Interesting. The other day I decided to take a nice, warm, magnesium salts bath to help me feel better. I wanted to read. I have various e-books on my phone I’m in the middle of but decided, no, I don’t want to drop my phone in the bath. I’d rather accidentally drop a $15 or $30 paperback than a phone that would cost hundreds to replace. Especially now.
“So what physical book do I have that I could read?”
Scanning my shelves, scanning, scanning….
“A ha! Here’s one I’ve been meaning to read and I’m in the mood for it.”
(It also felt like I was getting a little nudge, “You should read that one!”)
It is The Body Keeps the Score, by Bessel van der Kolk, MD. It’s become a standard in the mental health field because he is so highly regarded in dealing with trauma.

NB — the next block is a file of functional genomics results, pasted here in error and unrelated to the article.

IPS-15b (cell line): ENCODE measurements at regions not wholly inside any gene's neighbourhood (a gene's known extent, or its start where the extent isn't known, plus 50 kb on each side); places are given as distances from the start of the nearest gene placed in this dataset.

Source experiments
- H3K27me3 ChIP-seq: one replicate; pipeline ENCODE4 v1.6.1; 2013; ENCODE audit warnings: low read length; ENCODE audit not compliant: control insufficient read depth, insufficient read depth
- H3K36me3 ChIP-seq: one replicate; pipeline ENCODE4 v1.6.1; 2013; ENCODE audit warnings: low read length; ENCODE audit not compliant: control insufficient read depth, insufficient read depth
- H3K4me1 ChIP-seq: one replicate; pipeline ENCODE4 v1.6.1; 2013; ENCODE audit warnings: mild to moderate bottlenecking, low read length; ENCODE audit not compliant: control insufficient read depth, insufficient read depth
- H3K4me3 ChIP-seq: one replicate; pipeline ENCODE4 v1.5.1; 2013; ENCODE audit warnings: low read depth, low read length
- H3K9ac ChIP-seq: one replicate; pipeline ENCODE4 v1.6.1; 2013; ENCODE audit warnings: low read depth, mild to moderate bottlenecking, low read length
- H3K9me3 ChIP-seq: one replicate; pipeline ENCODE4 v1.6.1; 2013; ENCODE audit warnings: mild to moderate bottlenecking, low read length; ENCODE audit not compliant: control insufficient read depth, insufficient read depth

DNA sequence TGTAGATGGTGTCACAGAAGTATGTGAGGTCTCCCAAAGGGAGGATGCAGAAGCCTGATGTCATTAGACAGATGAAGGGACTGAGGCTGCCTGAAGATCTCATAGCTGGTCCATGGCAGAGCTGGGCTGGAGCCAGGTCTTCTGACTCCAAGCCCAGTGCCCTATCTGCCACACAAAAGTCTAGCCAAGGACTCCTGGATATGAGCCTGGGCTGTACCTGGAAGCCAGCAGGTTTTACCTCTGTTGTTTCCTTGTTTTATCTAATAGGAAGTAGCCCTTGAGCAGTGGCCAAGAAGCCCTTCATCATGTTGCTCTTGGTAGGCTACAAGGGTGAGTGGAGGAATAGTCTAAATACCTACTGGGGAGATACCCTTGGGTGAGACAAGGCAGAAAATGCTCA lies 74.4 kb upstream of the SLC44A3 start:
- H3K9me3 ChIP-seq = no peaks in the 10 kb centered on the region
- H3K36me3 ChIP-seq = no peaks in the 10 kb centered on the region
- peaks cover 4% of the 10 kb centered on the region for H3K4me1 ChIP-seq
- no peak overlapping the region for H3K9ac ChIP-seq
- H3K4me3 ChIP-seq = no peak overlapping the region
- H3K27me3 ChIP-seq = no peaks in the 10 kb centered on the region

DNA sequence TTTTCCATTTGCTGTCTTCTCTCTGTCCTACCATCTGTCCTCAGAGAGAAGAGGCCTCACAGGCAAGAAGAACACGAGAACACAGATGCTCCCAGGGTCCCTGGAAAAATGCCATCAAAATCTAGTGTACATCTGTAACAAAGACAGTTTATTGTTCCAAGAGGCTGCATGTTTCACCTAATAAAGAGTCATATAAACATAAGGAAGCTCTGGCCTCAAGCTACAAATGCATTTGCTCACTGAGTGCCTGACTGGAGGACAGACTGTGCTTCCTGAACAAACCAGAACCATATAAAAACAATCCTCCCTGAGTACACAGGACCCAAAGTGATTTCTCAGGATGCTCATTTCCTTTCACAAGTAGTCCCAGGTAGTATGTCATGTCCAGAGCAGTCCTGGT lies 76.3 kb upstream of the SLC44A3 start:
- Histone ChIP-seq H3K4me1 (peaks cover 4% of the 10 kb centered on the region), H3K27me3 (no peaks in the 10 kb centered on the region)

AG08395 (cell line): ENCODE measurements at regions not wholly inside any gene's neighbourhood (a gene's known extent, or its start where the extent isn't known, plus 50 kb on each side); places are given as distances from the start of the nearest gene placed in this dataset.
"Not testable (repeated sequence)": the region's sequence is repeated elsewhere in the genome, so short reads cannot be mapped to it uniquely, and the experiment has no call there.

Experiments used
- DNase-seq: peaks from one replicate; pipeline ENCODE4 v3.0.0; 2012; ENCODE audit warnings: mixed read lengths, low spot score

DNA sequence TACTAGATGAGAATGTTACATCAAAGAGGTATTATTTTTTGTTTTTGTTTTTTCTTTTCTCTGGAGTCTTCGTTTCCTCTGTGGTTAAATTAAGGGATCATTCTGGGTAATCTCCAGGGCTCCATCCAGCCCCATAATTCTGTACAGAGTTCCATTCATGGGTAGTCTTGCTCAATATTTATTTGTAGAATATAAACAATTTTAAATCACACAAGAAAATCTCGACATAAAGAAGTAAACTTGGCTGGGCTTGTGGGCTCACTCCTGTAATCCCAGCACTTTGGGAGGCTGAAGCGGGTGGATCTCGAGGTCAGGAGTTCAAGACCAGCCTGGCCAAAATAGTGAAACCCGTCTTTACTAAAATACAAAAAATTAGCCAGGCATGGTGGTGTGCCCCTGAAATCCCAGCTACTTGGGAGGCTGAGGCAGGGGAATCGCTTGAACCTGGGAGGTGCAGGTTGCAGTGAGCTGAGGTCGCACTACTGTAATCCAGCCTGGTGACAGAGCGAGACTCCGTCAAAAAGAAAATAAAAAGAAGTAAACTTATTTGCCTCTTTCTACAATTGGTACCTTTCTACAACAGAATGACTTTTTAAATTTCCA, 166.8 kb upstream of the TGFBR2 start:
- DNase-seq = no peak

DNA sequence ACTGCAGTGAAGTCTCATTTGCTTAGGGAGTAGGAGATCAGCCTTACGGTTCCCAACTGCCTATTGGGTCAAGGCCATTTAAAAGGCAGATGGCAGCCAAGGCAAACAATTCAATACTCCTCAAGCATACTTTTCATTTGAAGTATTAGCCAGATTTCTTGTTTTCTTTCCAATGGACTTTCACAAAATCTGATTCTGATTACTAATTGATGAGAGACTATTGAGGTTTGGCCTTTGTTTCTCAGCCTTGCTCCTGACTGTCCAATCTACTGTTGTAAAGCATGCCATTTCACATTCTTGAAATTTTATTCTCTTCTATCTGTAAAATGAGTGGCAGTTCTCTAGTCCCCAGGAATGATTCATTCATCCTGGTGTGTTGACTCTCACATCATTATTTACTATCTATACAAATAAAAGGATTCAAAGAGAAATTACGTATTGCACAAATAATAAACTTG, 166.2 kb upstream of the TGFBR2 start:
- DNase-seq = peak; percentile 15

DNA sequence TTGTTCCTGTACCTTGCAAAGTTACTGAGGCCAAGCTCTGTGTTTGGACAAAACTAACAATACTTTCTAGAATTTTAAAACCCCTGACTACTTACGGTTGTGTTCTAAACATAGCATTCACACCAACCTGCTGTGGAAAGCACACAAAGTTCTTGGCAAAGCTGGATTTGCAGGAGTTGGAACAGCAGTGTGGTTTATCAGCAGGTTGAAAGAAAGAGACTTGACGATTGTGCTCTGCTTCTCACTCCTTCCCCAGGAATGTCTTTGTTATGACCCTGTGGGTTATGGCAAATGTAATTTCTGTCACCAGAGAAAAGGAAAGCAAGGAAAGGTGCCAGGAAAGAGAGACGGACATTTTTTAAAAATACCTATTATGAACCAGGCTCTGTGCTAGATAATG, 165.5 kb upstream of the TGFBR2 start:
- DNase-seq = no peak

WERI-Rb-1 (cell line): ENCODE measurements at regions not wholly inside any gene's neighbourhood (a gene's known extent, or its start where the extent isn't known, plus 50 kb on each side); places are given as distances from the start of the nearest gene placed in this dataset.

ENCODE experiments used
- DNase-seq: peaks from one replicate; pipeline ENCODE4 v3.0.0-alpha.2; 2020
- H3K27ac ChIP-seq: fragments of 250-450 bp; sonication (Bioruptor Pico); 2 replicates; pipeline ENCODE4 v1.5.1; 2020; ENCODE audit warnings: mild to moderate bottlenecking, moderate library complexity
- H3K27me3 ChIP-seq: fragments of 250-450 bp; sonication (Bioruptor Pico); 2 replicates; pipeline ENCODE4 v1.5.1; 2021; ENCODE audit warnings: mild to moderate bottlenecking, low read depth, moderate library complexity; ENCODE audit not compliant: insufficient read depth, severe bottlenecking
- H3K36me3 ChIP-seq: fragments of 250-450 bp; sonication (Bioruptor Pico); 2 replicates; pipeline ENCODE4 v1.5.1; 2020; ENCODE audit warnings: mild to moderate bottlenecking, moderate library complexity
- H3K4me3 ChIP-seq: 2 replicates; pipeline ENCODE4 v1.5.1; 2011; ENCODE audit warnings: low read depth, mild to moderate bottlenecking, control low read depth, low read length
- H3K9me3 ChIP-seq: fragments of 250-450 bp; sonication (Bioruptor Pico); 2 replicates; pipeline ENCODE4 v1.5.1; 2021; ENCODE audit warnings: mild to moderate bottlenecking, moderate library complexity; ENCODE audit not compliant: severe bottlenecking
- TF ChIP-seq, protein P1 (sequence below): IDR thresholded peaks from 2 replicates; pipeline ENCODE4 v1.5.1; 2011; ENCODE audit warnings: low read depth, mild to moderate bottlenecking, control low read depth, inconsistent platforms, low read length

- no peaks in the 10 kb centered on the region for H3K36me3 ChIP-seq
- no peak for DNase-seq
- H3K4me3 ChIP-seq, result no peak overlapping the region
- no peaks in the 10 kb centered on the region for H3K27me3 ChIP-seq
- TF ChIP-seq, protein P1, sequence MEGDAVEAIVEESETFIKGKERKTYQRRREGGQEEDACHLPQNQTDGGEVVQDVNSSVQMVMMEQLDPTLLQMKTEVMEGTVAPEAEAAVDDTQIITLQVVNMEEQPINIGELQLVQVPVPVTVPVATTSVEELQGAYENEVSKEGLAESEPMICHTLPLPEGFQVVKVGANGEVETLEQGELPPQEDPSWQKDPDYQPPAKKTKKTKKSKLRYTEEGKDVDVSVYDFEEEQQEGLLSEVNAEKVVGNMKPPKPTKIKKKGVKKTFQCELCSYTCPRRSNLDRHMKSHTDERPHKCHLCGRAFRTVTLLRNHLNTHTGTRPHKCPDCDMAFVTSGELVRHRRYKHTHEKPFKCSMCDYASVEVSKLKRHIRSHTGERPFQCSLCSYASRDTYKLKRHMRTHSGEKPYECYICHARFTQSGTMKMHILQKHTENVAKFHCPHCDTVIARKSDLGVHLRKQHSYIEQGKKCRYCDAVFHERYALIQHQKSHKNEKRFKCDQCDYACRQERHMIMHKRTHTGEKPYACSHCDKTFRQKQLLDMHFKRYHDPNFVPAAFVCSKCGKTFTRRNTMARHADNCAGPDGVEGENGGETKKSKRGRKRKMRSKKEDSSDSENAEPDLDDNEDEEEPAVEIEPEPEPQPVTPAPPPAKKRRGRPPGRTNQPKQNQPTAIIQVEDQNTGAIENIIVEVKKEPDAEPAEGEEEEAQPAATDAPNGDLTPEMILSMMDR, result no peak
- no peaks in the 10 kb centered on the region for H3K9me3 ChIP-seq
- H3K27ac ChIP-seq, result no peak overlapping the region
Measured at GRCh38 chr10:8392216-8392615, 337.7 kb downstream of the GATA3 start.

So I settle down for a nice, relaxing, educational read, and in five pages I realize I need to read this for me. And I need to work on my own traumas. Cancer itself, and the treatment thereof, is traumatic. And there’s other stuff in my history, too. Much of what I’ve been talking about in the last few days are really symptoms of trauma. So much of mental un-wellness is. That’s why Dr. van der Kolk is so well regarded. The feeling of being disconnected, or purposeless is often seen in people who’ve been traumatized. They can’t access it; neurologically, the brain can’t do it.
So I’ve just started down this path with a person or two I know who may be able to help me.
And as I work through things, depending on what it is, and whether it involves others, I may let you in on some of it. Or I might not. Or maybe later. Confidentiality is, of course, a thing in mental health for a reason. Of course you might find it interesting that I’d hold back now, when I’ve been perfectly willing to tell you everything about everything for the last two years, including all about poop! But there it is. Some things are more sacred than others.